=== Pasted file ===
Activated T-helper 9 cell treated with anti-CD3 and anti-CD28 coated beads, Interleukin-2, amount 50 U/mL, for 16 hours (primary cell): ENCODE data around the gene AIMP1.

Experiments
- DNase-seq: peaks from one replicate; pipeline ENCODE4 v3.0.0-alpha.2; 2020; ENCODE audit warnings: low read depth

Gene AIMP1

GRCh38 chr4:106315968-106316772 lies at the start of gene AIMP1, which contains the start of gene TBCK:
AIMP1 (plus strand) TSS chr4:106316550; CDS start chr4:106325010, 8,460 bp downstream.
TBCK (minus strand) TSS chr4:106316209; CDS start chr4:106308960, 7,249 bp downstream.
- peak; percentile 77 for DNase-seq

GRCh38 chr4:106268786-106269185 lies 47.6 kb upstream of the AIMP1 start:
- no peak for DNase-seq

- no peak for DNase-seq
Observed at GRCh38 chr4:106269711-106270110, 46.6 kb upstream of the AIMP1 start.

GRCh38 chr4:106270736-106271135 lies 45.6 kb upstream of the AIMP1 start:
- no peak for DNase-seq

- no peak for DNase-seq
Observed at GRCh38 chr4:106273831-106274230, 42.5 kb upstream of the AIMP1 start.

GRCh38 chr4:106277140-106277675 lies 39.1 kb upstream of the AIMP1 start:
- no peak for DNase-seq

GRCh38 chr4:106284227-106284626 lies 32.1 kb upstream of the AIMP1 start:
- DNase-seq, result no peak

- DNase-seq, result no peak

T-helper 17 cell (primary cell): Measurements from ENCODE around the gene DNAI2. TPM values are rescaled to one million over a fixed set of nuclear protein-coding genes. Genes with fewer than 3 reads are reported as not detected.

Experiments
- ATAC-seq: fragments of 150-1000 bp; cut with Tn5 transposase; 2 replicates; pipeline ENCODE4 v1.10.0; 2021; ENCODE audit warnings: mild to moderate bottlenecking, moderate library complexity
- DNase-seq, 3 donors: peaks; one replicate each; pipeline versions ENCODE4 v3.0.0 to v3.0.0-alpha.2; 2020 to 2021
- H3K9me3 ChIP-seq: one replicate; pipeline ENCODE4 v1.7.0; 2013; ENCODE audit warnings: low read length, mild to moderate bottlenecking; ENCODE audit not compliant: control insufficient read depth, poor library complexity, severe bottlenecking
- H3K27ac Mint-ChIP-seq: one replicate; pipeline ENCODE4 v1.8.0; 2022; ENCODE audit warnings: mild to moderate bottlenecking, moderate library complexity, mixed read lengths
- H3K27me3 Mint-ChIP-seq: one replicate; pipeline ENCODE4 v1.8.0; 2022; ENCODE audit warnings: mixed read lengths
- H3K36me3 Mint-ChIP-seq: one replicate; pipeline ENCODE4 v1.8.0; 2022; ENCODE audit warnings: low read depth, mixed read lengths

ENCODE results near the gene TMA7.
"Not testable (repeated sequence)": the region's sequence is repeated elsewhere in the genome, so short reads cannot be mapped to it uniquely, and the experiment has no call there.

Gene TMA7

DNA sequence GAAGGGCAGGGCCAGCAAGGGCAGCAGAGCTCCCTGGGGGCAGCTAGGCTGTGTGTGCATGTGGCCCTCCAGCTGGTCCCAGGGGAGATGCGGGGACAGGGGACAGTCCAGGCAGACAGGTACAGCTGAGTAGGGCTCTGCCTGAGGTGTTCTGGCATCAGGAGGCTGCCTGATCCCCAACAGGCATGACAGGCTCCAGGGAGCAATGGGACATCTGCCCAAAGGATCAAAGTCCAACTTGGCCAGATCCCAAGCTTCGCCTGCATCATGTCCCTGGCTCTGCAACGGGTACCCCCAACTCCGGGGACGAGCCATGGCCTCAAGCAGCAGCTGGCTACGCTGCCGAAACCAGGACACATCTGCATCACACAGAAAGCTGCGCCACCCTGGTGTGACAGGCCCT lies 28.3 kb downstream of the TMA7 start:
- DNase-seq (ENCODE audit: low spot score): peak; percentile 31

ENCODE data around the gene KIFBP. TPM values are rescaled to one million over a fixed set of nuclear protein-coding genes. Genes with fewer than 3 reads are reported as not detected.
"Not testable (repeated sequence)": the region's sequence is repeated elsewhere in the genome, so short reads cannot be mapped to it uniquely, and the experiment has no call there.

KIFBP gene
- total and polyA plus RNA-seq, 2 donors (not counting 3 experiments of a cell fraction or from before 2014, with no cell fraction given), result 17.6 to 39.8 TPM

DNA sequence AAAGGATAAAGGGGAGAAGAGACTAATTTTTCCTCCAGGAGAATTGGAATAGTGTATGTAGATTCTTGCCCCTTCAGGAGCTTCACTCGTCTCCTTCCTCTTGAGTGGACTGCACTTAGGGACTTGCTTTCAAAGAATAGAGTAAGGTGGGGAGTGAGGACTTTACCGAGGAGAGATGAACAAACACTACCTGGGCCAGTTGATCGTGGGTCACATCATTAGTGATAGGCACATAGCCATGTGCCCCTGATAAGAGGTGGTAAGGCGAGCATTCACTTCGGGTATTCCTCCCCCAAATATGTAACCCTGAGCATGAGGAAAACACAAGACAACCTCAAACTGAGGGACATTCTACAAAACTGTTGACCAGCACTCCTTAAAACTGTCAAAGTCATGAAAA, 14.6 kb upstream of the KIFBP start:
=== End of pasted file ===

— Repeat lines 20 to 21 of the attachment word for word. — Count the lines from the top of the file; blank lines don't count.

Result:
- DNase-seq, result no peak

- DNase-seq, result no peak